Welcome to October’s edition of Showreel. This month the focus is on the changing nature of how we are all consuming TV content and the implications this changing behaviour will have.
As always you can follow on twitter (@harrykrane) to keep up with all of the latest news.
Interesting example of a TV channel’s use of social media from the states as Fox, for the first time, has premiered Raising Hope on twitter 2 weeks before its TV premiere. A good example of utilising the power of social media to create buzz before the main launch
High on its success of the Paralympics (C4 viewing was up 21%) the channel announces its plan to produce real quality drama in the mould of Top Boy and This Is England. On the back of a difficult year for the channel (Paralympics excepted) it will be good to see the channel produce more quality content
C4 have been pushing the boundaries this week with their Drugs Live Show and while it didn’t perform from a viewing perspective it certainly got the twittersphere hot under the collar. Rumours of this being followed up by the channel commissioning Dealer or No Dealer with Noel Edmonds and Come Down With Me are unconfirmed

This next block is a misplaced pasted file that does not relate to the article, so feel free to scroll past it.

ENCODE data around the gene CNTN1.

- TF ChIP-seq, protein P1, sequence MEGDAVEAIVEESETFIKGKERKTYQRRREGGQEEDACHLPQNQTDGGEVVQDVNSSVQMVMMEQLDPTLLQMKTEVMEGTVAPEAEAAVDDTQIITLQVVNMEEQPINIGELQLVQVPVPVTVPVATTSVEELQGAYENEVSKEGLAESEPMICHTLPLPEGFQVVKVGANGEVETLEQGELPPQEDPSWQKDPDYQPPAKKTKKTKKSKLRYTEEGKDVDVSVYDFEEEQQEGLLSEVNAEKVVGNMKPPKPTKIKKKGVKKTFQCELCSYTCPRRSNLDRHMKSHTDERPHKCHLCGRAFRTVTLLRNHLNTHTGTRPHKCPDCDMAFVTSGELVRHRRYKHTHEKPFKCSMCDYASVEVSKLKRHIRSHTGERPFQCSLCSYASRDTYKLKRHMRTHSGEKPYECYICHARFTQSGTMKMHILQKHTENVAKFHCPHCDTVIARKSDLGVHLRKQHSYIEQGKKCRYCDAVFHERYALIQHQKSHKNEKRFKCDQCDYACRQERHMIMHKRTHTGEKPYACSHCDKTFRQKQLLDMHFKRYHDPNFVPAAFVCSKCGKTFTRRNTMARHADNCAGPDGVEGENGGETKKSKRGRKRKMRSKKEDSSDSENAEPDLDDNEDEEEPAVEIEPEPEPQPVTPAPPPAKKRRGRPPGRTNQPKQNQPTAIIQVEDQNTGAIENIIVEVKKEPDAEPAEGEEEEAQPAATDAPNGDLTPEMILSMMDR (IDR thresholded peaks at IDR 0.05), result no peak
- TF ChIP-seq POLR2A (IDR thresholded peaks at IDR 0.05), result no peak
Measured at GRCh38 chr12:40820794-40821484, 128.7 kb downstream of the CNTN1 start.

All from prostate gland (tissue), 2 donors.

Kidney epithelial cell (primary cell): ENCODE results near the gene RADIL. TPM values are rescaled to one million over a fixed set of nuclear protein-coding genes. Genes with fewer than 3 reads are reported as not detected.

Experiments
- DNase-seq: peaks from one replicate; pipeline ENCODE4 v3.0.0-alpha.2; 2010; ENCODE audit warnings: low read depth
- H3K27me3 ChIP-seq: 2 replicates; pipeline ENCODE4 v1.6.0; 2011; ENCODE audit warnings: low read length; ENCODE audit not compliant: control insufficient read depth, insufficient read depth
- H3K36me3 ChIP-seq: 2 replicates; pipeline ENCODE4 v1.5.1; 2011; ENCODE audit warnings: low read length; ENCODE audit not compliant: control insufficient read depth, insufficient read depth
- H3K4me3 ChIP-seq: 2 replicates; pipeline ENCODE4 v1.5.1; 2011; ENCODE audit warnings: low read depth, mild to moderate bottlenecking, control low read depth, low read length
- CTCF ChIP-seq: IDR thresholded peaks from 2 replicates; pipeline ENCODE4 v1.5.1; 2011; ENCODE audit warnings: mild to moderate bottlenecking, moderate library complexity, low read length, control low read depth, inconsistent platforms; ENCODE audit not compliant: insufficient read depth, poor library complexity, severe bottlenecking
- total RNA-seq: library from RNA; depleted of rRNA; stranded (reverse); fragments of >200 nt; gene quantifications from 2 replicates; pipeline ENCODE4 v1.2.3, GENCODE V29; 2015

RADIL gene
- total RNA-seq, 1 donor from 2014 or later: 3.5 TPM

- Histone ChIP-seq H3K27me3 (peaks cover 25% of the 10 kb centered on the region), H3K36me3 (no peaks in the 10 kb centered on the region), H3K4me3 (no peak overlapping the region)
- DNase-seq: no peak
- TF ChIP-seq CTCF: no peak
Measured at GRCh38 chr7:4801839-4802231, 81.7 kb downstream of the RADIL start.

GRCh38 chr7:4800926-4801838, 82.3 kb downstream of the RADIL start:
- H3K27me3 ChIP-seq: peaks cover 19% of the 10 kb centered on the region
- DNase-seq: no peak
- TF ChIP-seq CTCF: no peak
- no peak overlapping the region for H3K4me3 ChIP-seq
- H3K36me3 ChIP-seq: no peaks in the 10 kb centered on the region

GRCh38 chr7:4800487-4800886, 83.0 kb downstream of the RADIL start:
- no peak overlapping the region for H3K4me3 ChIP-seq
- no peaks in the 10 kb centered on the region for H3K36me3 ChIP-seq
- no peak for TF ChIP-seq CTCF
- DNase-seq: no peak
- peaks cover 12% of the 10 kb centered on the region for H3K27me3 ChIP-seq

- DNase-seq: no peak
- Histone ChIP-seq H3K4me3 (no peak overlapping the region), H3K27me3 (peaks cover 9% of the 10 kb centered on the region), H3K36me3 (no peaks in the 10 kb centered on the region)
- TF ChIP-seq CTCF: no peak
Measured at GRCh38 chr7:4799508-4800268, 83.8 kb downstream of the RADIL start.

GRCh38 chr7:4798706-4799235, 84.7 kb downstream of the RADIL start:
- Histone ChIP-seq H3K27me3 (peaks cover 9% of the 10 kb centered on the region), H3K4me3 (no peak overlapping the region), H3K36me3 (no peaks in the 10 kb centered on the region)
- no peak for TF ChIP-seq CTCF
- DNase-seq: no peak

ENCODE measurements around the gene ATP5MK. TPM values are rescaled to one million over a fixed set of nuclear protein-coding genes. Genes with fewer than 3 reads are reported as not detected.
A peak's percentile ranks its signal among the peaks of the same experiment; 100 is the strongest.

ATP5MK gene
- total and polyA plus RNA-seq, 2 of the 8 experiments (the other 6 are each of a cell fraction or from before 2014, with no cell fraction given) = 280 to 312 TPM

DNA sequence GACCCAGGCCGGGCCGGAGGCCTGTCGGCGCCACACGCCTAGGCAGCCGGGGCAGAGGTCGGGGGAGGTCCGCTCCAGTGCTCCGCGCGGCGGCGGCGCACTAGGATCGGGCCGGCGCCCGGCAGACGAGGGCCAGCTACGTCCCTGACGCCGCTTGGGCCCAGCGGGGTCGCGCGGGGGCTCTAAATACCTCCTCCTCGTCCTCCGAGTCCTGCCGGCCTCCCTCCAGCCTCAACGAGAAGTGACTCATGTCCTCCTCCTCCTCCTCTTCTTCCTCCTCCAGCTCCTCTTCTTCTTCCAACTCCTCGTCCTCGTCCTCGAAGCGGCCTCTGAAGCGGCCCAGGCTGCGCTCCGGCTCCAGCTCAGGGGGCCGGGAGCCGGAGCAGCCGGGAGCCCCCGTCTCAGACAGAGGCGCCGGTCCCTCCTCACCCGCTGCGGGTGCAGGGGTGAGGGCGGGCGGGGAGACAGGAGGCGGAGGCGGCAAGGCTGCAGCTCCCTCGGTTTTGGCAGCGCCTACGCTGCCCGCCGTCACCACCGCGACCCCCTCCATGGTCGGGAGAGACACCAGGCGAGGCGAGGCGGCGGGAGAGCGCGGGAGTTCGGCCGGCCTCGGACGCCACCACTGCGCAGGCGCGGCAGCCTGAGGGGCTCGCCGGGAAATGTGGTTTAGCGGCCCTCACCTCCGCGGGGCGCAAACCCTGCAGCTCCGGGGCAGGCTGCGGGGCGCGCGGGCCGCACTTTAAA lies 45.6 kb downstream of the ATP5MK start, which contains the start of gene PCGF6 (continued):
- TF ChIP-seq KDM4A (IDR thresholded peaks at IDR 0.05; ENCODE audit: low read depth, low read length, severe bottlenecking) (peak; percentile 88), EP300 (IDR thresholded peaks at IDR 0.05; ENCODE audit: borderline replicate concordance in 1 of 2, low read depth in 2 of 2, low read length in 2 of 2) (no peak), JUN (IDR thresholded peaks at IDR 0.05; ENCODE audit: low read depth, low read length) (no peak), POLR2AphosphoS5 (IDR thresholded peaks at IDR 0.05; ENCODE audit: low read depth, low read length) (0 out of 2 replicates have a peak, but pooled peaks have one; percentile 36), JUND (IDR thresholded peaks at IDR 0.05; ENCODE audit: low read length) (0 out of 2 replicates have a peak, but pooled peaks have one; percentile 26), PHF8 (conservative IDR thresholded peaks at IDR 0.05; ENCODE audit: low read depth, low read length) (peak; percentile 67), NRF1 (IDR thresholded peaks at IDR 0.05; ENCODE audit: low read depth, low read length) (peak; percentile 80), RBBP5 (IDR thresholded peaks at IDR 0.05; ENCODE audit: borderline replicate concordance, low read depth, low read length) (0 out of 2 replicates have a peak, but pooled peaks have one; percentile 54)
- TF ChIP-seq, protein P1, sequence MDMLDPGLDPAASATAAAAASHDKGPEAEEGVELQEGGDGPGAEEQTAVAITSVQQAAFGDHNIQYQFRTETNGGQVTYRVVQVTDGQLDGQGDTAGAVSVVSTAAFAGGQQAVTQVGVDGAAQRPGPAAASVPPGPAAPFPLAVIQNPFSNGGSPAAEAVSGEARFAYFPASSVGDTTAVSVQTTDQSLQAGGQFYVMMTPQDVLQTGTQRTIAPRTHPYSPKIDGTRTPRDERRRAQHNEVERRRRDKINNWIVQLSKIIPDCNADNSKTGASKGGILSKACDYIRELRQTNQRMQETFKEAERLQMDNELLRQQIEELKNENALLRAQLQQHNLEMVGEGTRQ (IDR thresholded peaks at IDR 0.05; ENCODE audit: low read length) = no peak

An interesting piece from Google worth a read is their view on multi screening. Looking at consumer media behaviour across the course of a day it found that 90% of our media interactions in any given day are screen based
OK Commuter. BBC announced the launch of their download service for iPad and iPhone users, allowing people to watch BBC content without the need for a 3G or Wi-Fi signal. Gamechanger number 1
Following on the theme on what you want, when you want Sky have announced a shake-up of their Anytime+ (their on demand platform on TV’s) with Sky subscribers now able to get ITVplayer and Demand 5 on their TV’s with BBC’s iPlayer and 4OD coming very soon. Gamechanger number 2
Other interesting stuff:
TV is dead. The facts
Measuring TV alongside online video viewing continues to be a topic open for debate however a recent study from Videology suggests that a second screen campaign could add 3% to 5% of incremental cover on heavy weight TV campaigns
Phillip Schofield pays £2m for a kitchen